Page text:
This means that, nowadays, those very basic search engine optimisation tactics just are not sufficient any more. In order for a site to be successful in rankings, it’s necessary for any tactics to be part of an overall search engine optimisation strategy. This “strategy” should always be defined by the type of business as well as both long and short term goals. For example, while some website owners are primarily concerned with their position in the rankings, relative to that of their competitors, the priority for others may be the total sales figure and revenue achieved.

For this reason, the first step in search engine optimisation should be to decide on your strategy or campaign plan, that will be aligned with your particular business objectives. This means starting by defining goals and priorities very clearly. Whether the priority is maximising revenue, maximising conversions, or maximising organic traffic, everyone needs to be working towards the same objective. This being said, all marketing strategies should be consistent and show a uniform branding image or message. Different messages and strategies can be confusing to a potential customer so all branding messages should be aligned.

One search engine optimisation strategy that is being used by many SEO companies currently is one tailored around content marketing. The reason it is used a lot is that many of the Google algorithms have been moving in the direction of rewarding those sites that produce the type of high quality content that meets searchers’ requirements. This type of content achieves much better results than the mechanical use of keyword density. Producing unique, high quality content in the SEO industry is proven to be somewhat of a challenge for many businesses, especially smaller ones without the money and resources to hire a PR (public relations) or content management firm.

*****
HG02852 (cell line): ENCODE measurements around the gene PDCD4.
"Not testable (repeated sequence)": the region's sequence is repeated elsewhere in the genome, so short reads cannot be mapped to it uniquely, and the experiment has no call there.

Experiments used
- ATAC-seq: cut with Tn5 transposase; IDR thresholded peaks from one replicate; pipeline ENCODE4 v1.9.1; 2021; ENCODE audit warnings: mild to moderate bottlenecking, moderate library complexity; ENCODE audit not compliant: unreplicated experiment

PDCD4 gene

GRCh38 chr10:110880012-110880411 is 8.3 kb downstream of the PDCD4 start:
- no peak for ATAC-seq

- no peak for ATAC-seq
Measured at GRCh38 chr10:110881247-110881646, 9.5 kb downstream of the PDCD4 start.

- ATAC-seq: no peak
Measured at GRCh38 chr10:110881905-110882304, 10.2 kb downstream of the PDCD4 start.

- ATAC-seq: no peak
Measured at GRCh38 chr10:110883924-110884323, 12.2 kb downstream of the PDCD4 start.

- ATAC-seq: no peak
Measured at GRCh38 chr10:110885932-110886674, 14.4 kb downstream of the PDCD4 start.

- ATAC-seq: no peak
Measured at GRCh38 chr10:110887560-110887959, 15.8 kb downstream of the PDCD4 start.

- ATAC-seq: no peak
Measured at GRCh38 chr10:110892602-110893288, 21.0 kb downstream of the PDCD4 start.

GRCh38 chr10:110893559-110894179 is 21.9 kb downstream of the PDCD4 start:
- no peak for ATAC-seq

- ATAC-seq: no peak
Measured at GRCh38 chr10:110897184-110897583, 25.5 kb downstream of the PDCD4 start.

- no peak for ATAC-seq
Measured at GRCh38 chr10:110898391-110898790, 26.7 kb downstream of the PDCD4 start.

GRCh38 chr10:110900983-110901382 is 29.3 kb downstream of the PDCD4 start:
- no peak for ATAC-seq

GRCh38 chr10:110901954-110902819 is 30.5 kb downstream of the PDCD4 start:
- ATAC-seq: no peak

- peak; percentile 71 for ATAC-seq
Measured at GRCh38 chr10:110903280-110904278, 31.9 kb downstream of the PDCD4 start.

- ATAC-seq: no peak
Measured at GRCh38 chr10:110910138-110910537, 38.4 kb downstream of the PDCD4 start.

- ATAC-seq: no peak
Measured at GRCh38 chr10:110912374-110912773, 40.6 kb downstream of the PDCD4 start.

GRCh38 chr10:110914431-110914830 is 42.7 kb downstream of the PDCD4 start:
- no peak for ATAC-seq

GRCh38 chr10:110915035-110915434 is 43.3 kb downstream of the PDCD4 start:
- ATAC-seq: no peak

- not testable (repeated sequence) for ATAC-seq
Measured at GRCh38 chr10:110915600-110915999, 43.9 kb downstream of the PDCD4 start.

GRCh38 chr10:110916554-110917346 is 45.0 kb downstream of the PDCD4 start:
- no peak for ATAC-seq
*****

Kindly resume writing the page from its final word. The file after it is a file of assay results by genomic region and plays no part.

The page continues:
On the other hand, others may prefer to adopt a non-content search engine optimisation strategy. The company’s strengths may not be in generating content, but in acquiring partnerships with authoritative sites, or in building communities around its products, for instance by utilising user-generated content. Many sites that adopt this strategy rank phenomenally well.